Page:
Mike Pence

Vice President Mike Pence campaigns for U.S. Rep. Rodney Davis, R-Taylorville, at Panther Creek Country Club in Springfield, Ill., Friday, Oct. 12, 2018.

INDIANAPOLIS — U.S. Sen. Joe Donnelly's vote against the confirmation of Judge Brett Kavanaugh as associate justice to the U.S. Supreme Court should spark Hoosiers to vote for Republican challenger Mike Braun, Vice President Mike Pence said Friday.

"It's just one more reason Indiana needs to send Mike Braun to the United States Senate," Pence told an enthusiastic crowd of 920 Republicans gathered at the state GOP fall dinner and fundraiser.

"The truth is, the way some Democrats in the U.S. Senate conducted themselves in their confirmation process was just terrible. Democrats literally traded 'advise and consent' into 'search and destroy'," Pence said.

Pence urged Hoosiers to vote for Braun saying, "The truth is, a vote for Joe Donnelly is a vote to make (Senate Minority Leader) Chuck Schumer the leader of the United States Senate, quite possibly. And really, a vote for Joe Donnelly is vote to turn the United States Senate into the center of resistance in Washington D.C."

The vice president came home to the Hoosier state to energize Republican support for Braun, an auto parts firm owner and former state representative. Braun, of Jasper, was elected to the Legislature in 2014 and served through 2017 when he resigned to run for Senate; Pence was Indiana governor from 2013 through January 2017, when he assumed the office of Vice President.

Pence, who served as a U.S. House Representative for Indiana from 2001 to 2013, urged votes for Indiana's Republican ticket, including his older brother, Greg, who is vying for the 6th District seat in the U.S. House.

"I couldn't be more proud ... He'll be the best Pence ever elected to Congress in the state of Indiana," the Vice President said.

Although he told the crowd at the JW Marriott that supporting Braun was his main reason to be at the dinner, he praised the administration of President Donald Trump.

Pence noted that for the second quarter of 2018, the U.S. economy expanded at a pace not previously anticipated due to revised import and software spending. The Commerce Department announced in late August that the gross domestic product grew at a 4.2 percent rate, the fastest quarter since 2014.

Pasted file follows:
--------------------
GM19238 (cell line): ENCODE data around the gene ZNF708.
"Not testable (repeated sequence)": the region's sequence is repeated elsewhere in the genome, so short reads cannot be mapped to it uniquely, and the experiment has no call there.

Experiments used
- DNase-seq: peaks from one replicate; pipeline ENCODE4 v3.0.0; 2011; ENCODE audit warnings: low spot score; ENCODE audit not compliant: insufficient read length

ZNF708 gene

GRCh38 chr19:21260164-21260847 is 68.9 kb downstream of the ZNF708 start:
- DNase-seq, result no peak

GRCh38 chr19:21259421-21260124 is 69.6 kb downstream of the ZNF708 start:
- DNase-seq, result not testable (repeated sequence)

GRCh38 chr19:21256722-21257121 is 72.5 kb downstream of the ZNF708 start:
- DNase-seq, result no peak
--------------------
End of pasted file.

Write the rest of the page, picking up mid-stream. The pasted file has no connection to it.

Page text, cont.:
The growth figures brought an anecdote from Pence, who recalled Trump's early 2017 prediction that the GDP would grow to 4 percent despite economists telling Trump that 3 percent was more practical.

Prior to the announcement, Trump and Pence were backstage with economists and speechwriters in New York City as Trump read through a speech citing the 3 percent estimate.

"He looks at the economists and says I think it's going to be more than that. True story. And they said, well, it might be, it could be but there wasn't an economist in America that said that we would be back at 3 percent. The last administration had averaged less than 2 percent economic growth in the last eight years." Pence said.

In 2016, the Trump-Pence ticket won 60 percent of the Indiana vote in 2016 against Democrats Hillary Clinton and Tim Kaine.

Friday, Pence made numerous references to the 2016 outcome, saying the same voter effort is needed to sway the Senate race in Braun's favor.

Later today, Pence, Braun and Republican National Chair Ronna McDaniel are expected to kick off the state GOP's Right Track Results Tour.

The tour begins in Indianapolis at 10 a.m. at the JW Marriott. Weekend stops are planned in Vincennes, Jasper, Terre Haute and Martinsville. Pence and McDaniel will only be at the Indianapolis rally.

In the race

Six candidates are running Nov. 6 for Indiana's U.S. Senate seat. They are Democrat incumbent Donnelly; Libertarian Lucy M. Brenton; Braun; independent write-in Nathan Altman; independent write-in Christopher Fischer and write-in candidate James L. Johnson Jr.